(f) The revenue line for all American financials is toast as per the Japanese experience. So far one of the biggest problems for American financials has been falling revenue but that is not widely commented on outside specialist bank analysts. (In other words sell.)

I left it vague because I wanted to encourage comment. I learn a lot from the comment - but I got many emails that thought I was being unfair and simplistic. So I needed to clarify.

Let me tell a story though.

When I first went to visit BofA in Charlotte (and this dates me) I wanted to ask them about credit. They told me they had 36 billion in revenue and 18 billion in costs and 2 billion in credit costs and that I should watch where the revenue and cost lines were going because they drove it.

That turned out to be wrong of course.

But it may not be wrong in the future.

Post Script 2

I think I should say this is not Discover specific. Consumer credit looks about as good (ie safe) an asset as it has ever been. (It can get worse..) It can also be spurious (extend and pretend for instance).

The best comment yet received by email suggests that I should measure the delinquency against availability of cheap rollover credit cards. Why default - or so the argument goes - when someone will give you a balance transfer and extended credit at 2 percent?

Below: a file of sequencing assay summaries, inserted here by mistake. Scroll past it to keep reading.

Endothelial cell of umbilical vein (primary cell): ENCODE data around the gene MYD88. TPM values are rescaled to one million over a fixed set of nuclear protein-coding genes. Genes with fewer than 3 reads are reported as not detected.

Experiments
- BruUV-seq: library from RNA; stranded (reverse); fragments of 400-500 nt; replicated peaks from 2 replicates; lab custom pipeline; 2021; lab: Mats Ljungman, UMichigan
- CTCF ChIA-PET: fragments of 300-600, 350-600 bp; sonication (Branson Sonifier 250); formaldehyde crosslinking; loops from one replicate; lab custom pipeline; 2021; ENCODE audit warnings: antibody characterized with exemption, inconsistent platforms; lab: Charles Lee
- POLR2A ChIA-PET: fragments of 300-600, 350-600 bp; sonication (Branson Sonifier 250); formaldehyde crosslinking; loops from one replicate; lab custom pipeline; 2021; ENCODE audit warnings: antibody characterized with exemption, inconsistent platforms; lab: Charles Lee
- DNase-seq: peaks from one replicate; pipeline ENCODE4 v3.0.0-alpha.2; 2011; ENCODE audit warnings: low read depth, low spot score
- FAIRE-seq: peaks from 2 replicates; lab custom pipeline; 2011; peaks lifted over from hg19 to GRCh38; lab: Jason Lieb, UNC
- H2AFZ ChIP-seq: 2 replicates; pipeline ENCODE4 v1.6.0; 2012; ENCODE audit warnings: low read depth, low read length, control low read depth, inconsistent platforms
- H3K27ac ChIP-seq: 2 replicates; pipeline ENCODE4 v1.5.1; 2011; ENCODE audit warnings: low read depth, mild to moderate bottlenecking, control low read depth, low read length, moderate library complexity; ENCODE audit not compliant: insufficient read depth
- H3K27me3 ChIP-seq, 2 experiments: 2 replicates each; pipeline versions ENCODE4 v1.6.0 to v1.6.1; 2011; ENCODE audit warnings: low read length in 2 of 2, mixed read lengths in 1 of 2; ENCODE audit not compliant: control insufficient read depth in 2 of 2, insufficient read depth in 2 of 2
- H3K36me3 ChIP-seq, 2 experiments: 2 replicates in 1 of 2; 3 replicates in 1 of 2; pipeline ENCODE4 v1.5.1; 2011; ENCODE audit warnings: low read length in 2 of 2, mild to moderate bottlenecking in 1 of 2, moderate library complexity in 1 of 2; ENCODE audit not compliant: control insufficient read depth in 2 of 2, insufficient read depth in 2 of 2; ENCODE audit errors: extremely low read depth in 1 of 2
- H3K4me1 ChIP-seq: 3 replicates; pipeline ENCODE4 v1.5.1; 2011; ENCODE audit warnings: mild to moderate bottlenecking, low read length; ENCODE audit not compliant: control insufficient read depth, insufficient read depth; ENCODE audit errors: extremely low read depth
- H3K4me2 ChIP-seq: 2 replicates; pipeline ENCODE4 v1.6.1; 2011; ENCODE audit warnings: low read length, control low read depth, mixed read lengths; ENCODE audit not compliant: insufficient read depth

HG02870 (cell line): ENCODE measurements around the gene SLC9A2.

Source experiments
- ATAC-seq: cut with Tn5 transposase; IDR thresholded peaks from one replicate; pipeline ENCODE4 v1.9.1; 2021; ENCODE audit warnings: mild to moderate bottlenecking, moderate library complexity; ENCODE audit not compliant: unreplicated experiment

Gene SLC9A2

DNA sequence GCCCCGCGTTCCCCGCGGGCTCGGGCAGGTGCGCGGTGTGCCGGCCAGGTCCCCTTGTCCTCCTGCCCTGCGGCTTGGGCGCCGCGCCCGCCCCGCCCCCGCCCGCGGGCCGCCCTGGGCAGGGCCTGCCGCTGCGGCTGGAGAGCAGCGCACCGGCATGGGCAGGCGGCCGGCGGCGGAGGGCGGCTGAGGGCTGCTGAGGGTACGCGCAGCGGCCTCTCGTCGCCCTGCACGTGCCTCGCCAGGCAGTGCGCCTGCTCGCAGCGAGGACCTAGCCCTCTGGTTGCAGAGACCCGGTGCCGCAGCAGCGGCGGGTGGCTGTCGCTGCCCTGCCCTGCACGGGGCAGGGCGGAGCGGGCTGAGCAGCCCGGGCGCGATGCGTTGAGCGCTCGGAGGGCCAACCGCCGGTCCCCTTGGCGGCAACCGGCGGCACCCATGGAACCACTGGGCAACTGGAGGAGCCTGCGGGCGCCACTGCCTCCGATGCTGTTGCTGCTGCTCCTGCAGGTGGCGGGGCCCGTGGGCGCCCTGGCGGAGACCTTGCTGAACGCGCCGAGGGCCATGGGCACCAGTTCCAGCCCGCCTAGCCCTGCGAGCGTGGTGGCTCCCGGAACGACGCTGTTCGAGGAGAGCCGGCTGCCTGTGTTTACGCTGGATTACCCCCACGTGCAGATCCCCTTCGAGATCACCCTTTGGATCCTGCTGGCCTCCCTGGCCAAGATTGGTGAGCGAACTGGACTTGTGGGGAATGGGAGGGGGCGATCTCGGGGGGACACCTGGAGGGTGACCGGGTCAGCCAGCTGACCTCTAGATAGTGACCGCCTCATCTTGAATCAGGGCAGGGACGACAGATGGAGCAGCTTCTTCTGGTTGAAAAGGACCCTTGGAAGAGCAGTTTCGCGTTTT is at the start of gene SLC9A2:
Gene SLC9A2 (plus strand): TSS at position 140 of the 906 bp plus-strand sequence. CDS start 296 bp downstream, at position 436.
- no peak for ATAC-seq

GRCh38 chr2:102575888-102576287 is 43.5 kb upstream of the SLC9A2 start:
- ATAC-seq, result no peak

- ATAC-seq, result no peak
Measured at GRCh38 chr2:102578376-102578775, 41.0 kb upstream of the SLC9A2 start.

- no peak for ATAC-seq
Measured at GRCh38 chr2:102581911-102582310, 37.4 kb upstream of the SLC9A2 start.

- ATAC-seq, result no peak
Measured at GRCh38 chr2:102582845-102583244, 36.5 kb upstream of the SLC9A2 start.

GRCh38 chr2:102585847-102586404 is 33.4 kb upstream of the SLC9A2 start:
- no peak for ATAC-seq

25 comments:

Anonymous said...

John,

A few guesses:

In Credit Card Asset Backed Securities, you can monitor the performance of accounts in the Trust and remove an account when it becomes deliquent. There weren't enough good accounts in '07-'09 to keep chargeoffs from spiking. This is the main difference between ABS and MBS.

Also, of all the Credit Card issuers, Discover has grown the least BY FAR. They have basically chose to not grow their portfolio at all in the last several years.

C or BAC Trust data might be a better indicator.

Regards,

AK

deaner said...

How does DFS define delinquency - is it just carrying a balance (I would doubt that - that's the CC issuer's business model); carrying a balance without making the minimum payment (more plausible), or; carrying a balance without a series of minimum payments (a little aggressive for my tastes, but plausible). It doesn't really matter - if the definition hasn't changed it's just the trend we are looking at, but I am curious. Also, the dip in charge-offs after the change in BK laws looks deeper and longer than just a recovery after filings were advanced into the pre-change peak; I don't think they are 'lowest in a decade' - but they are heading in that direction.

FWIW, I think scenario 3 is most likely - but other than implicitly (by not hoarding gold, canned food, and ammo) I'm not putting any money on it.

Cheers,

Dean

Jes said...

Or d) it's real and about to turn for the worse.

Anonymous said...